Understanding Persecutory delusion

Persecutory delusion

When someone experiences persecutory delusions, they believe a person or group wants to hurt them. They firmly believe this is true, despite the lack of proof. Persecutory delusions are a form of paranoia. They’re often seen in schizophrenia and other mental illnesses, like schizoaffective disorder and post-traumatic stress disorder.

 

Persecutory delusion symptoms

The main symptoms of persecutory delusions is a person believing that others intend to harm them or that they’re being accused of doing something horrible that they never did. The belief, which is based on bizarre or irrational reasoning, affects how a person behaves and thinks.

Persecutory delusions may cause symptoms like:

  • fearing ordinary situations
  • feeling threatened without reason
  • frequently reporting to authorities
  • extreme distress
  • excess worry
  • constantly seeking safety

If their delusions are disputed, the person may further explain the belief with more unrealistic reasoning.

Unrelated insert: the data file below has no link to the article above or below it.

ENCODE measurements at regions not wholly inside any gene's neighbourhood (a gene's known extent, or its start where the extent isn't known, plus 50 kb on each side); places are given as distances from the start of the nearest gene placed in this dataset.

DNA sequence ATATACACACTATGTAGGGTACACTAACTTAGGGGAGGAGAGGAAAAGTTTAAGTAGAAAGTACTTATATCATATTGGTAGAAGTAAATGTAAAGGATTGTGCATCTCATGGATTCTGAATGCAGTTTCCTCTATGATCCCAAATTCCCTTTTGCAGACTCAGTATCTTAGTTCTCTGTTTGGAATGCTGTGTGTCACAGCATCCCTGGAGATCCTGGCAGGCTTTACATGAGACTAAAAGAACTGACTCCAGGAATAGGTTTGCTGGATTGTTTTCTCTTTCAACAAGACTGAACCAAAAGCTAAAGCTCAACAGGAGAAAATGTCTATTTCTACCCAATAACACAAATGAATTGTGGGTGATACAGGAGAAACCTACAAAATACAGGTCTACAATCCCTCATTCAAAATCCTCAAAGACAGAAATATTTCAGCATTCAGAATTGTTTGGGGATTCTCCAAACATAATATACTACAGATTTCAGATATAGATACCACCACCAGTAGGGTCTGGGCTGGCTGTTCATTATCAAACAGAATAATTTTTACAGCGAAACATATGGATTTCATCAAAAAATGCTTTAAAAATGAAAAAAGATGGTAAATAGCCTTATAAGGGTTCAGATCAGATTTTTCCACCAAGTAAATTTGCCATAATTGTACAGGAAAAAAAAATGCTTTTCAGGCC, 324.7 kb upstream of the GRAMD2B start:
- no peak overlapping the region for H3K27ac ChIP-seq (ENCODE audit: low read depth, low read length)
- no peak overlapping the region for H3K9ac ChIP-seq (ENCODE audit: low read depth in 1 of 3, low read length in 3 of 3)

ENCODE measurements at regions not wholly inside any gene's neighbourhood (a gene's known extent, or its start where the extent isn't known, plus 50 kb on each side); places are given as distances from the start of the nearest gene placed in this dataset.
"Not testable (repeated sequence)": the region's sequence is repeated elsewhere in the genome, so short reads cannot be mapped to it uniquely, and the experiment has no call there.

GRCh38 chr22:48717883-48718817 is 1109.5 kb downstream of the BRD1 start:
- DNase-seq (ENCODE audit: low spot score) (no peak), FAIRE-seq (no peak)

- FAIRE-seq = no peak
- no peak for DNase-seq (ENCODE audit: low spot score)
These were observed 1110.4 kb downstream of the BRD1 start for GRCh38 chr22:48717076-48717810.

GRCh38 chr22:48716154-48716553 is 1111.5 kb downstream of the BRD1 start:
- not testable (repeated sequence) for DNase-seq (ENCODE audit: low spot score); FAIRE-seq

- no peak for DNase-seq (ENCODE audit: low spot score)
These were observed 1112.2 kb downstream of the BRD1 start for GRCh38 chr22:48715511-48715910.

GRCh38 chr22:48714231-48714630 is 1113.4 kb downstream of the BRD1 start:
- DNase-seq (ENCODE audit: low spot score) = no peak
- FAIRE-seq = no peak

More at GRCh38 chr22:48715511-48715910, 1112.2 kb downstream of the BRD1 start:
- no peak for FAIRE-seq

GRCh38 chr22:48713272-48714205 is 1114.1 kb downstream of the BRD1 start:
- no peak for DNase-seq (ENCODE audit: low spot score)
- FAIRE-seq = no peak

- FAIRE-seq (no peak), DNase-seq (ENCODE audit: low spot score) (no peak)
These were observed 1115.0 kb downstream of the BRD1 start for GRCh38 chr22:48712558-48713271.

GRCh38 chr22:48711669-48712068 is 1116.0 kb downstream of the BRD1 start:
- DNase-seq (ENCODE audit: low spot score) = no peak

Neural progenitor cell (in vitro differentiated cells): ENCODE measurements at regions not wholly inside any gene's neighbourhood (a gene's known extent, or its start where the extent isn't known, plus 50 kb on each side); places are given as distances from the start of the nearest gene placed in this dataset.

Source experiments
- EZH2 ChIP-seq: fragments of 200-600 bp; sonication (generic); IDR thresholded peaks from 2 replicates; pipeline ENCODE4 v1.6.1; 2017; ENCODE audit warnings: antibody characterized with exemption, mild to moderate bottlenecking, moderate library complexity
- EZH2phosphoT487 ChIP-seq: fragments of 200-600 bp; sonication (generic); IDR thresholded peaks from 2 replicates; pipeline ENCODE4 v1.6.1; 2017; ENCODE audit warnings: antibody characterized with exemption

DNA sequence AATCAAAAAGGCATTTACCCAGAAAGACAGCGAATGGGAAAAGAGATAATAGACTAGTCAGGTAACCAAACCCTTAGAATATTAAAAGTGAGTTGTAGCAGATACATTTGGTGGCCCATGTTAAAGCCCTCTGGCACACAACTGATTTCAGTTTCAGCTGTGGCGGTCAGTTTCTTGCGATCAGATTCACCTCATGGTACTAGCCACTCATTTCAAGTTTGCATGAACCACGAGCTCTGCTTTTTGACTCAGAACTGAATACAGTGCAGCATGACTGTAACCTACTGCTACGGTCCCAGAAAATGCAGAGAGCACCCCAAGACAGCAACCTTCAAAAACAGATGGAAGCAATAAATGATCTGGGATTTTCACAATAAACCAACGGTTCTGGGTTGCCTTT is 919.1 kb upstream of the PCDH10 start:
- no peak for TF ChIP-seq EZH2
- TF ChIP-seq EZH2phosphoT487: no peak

Examples of persecutory delusions

If a person has persecutory delusions, they might say things like:

  • “My co-workers are hacking into my email and trying to get me fired.”
  • “The neighbours are planning to steal my car.”
  • “People walking outside are putting thoughts inside my head.”
  • “The mailman is spying on my house because he wants to hurt me.”
  • “The airplane above us is the government, and they want to kidnap me.”
  • “Everyone believes that I want to hurt things.”

The person will say these things as if they’re facts. They might also use vague terms and seem agitated or suspicious.

Treatment
Developing Persecutory delusion indicates the patient needs immediate medical treatment from a psychiatrist. Many a times both the patient and the family need to be educated about the illness and taught how to manage it, this can be best done by the counsellor.